Drnaso finished his draft in the spring of He had created a comic whose drab tonalities and deliberate slowness challenged a genre that leans toward the overheated. Most of the panels have only one character in them, and are subtle in their virtuosity. One scene is presented from the point of view of laptop cameras, as Calvin and his daughter, who is in Florida, have a video chat.
When his daughter loses interest and walks away, Calvin sits back, and looks literally deflated. Sometimes it takes several pages before you apprehend how a new section fits with those which came before.
It never condescends to its characters—to their unfashionable haircuts, soft bodies, and modest ambitions. But he suddenly became overwhelmed by the thought that the story was irredeemably lurid. He had recently come back from a writing retreat—his first time without Sarah in more than three years—and felt destabilized. He had depicted the murder as a four-page sequence. On the fourth page, the man methodically stabs Sabrina to death, with a detachment consistent with the rest of the book.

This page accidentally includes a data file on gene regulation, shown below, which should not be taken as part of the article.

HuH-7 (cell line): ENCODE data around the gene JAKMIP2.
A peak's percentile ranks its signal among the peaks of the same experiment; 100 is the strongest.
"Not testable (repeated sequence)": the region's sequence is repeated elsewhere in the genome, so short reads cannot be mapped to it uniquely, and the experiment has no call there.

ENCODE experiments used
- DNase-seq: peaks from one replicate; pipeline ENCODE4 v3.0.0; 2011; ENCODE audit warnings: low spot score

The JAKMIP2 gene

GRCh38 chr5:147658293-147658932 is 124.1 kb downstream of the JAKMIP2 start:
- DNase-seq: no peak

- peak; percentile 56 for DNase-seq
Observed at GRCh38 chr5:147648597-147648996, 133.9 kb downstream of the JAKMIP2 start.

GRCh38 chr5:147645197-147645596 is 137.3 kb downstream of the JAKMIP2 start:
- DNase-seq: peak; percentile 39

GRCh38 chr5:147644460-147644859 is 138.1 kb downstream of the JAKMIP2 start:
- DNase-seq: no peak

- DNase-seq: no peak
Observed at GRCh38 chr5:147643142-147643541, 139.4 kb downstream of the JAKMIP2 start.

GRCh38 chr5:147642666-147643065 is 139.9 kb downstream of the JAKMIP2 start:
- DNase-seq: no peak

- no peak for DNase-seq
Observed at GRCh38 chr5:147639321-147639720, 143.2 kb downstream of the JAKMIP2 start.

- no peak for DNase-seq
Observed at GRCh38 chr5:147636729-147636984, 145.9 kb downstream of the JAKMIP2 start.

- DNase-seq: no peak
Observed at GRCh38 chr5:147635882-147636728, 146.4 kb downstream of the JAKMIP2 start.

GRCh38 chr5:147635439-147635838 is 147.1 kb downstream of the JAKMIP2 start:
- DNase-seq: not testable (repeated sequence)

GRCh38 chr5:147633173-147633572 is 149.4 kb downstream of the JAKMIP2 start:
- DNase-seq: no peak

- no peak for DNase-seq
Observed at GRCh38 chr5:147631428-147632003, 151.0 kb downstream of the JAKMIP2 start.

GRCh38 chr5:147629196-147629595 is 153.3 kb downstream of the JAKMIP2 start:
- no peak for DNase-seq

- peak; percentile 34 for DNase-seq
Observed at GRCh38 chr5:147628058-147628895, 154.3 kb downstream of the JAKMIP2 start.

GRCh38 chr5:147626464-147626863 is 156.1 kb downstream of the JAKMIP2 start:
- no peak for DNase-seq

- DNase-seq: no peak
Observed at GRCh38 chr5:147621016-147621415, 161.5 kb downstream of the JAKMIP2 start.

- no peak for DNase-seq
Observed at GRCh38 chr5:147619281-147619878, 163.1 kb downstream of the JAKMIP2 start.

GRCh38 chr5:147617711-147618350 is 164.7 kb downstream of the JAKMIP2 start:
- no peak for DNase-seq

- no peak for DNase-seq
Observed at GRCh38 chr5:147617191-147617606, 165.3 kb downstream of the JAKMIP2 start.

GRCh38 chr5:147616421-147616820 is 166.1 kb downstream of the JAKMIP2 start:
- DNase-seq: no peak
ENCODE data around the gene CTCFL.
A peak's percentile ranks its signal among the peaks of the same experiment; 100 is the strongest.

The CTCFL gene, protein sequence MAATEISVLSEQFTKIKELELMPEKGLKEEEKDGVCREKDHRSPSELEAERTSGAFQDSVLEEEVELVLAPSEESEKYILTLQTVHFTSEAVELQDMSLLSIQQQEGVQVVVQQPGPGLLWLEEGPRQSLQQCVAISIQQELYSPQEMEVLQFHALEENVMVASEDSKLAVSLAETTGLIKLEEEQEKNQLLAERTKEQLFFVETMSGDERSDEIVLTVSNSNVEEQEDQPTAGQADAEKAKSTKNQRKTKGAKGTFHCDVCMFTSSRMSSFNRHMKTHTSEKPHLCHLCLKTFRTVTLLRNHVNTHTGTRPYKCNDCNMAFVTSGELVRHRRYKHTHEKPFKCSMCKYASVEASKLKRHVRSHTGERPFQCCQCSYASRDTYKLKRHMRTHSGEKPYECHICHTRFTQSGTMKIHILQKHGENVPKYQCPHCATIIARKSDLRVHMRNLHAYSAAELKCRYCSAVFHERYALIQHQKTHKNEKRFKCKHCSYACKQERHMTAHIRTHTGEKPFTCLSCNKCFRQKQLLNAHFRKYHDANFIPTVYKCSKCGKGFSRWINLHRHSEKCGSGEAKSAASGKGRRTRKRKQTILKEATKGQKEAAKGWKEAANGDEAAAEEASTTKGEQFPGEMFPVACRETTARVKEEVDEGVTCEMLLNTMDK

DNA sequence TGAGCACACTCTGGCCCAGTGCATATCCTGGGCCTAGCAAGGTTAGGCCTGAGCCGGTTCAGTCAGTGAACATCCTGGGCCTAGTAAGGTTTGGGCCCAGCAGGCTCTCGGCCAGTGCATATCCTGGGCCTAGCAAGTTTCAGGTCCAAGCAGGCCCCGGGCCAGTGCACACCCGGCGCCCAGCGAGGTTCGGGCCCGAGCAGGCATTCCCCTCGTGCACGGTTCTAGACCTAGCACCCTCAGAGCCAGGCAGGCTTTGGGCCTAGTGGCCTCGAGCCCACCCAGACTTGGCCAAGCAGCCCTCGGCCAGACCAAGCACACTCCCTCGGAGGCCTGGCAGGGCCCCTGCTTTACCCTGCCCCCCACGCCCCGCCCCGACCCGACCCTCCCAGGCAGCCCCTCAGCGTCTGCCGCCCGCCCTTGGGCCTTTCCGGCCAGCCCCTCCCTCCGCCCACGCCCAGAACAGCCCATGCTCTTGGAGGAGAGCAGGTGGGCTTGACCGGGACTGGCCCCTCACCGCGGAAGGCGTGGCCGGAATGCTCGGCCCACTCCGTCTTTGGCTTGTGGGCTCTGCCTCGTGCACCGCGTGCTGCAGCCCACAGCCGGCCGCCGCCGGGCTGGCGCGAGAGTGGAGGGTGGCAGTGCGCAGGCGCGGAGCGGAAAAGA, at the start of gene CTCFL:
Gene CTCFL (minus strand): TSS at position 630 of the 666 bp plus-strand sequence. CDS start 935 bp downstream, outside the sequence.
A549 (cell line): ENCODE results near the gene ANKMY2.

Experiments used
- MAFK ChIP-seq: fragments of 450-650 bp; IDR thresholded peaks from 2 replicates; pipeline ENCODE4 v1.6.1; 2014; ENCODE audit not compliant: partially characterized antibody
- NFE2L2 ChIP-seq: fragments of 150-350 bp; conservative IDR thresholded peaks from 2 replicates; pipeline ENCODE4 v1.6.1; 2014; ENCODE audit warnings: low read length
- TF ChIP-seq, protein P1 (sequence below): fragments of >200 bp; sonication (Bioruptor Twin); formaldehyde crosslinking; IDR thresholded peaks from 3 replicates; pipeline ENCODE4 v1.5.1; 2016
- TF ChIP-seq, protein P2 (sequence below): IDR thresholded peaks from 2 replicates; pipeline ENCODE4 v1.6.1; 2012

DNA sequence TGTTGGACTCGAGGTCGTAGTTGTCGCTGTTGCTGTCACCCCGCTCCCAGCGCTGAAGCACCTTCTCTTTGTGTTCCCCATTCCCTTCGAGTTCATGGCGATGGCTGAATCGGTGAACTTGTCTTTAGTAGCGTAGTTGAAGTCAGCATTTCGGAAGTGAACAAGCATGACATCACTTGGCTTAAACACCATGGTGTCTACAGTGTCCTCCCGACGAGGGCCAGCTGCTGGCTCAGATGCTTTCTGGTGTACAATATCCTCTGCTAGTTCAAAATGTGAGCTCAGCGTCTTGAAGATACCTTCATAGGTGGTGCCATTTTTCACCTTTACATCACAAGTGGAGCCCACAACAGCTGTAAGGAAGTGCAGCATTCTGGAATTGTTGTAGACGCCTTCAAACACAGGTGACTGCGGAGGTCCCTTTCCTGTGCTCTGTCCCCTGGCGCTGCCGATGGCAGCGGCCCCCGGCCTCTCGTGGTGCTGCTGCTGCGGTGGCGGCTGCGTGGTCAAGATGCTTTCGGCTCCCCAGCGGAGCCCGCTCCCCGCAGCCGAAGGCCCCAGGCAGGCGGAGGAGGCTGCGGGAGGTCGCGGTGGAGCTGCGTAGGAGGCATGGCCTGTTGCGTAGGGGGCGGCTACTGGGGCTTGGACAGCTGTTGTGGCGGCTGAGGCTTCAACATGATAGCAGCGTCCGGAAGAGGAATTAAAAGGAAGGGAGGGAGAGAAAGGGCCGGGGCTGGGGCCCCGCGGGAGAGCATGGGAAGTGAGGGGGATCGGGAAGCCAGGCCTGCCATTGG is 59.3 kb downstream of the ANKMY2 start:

He resumed smoking. His domestic happiness felt false. During this period, his memories of being molested came flooding back, overwhelming him. He contemplated suicide. I just sat there and ruminated for eighteen hours a day, and she just waited it out.
The Bleak Brilliance of Nick Drnaso’s Graphic Novels | The New Yorker
Finally, he went to a therapist. He had no health insurance, and so after his Medicaid ran out she gave him a discounted rate. He started taking the antidepressant citalopram, and began to feel more stable. Drnaso finally told Sarah and his parents about the abuse. They were all supportive. His crisis lasted more than a month. During that time, he saw the isolation and the shame of his characters in a more autobiographical light.